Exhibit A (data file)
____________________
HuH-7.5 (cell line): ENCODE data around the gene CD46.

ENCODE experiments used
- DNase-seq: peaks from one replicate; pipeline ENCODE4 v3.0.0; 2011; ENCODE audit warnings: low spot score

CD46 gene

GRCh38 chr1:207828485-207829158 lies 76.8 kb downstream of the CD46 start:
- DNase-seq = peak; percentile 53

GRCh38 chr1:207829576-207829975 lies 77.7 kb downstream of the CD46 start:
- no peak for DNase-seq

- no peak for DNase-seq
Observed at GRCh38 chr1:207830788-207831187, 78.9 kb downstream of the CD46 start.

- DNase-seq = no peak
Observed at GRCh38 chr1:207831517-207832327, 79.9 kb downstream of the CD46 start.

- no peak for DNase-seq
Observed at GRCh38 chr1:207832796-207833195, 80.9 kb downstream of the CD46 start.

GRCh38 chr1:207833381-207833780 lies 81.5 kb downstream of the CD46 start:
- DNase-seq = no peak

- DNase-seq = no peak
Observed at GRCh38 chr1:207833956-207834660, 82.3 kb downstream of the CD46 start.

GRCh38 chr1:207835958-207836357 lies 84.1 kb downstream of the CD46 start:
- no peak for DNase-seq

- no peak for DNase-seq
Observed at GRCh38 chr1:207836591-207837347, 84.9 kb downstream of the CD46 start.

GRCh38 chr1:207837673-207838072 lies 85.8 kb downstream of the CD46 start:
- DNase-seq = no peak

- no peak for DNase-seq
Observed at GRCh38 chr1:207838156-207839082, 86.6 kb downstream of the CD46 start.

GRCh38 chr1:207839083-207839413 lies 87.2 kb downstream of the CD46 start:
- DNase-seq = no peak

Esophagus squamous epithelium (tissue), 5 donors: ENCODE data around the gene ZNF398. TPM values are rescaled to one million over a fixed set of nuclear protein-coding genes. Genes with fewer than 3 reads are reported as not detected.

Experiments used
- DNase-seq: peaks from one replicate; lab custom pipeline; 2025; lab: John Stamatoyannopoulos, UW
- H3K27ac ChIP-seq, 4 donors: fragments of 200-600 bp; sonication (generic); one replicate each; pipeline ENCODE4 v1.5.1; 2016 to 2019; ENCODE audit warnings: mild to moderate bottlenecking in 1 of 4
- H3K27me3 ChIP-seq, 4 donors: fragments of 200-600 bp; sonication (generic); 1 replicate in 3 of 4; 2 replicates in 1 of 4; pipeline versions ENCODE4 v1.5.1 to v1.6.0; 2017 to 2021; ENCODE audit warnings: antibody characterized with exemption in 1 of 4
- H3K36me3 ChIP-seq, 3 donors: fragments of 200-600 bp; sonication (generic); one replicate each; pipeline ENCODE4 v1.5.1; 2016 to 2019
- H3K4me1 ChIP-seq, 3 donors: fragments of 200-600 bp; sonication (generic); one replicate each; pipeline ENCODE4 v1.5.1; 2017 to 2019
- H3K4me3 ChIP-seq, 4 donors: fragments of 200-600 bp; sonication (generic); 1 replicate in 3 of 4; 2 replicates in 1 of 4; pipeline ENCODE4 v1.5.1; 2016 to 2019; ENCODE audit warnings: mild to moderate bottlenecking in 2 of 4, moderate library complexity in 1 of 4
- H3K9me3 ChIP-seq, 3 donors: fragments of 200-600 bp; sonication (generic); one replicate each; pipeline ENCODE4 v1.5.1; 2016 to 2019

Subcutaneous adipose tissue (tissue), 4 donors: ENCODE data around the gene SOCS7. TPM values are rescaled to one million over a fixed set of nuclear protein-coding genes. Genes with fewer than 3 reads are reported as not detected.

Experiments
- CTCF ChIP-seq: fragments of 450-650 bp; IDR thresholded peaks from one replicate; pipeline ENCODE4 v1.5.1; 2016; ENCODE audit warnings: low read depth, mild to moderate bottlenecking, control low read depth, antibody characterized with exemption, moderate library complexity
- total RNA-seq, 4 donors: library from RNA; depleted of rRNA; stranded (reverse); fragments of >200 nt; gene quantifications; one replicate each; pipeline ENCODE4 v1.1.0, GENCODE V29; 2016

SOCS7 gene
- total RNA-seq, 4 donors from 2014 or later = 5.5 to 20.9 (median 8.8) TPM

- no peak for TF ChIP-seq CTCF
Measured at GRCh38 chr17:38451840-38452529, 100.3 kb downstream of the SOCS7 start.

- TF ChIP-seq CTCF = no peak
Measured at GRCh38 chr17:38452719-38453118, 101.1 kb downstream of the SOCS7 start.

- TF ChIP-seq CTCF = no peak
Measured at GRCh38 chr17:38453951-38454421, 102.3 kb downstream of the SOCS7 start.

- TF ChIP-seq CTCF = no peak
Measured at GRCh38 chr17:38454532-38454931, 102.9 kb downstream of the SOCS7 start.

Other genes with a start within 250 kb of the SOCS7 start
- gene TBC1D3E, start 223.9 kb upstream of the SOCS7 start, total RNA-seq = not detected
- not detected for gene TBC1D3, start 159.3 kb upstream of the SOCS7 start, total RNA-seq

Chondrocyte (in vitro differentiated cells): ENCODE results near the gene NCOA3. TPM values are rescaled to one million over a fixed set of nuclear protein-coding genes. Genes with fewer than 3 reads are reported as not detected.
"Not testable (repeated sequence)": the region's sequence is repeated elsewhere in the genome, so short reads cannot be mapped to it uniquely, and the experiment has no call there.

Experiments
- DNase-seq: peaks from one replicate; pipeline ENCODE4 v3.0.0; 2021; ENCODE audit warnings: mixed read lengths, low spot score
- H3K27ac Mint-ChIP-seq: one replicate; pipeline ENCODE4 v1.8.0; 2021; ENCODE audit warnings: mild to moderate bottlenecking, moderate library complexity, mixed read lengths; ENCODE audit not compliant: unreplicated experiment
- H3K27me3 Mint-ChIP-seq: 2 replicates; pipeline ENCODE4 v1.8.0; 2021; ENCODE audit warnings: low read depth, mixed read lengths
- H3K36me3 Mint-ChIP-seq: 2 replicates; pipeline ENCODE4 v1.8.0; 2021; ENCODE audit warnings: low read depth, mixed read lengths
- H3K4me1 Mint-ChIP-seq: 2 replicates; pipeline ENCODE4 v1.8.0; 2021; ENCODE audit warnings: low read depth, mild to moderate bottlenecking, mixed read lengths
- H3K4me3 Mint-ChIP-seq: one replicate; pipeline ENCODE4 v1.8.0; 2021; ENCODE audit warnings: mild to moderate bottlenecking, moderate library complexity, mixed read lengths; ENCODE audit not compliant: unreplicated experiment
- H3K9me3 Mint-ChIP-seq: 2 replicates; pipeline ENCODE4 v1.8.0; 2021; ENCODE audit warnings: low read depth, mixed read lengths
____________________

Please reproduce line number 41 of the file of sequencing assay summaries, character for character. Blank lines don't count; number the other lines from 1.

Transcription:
- total RNA-seq, 4 donors: library from RNA; depleted of rRNA; stranded (reverse); fragments of >200 nt; gene quantifications; one replicate each; pipeline ENCODE4 v1.1.0, GENCODE V29; 2016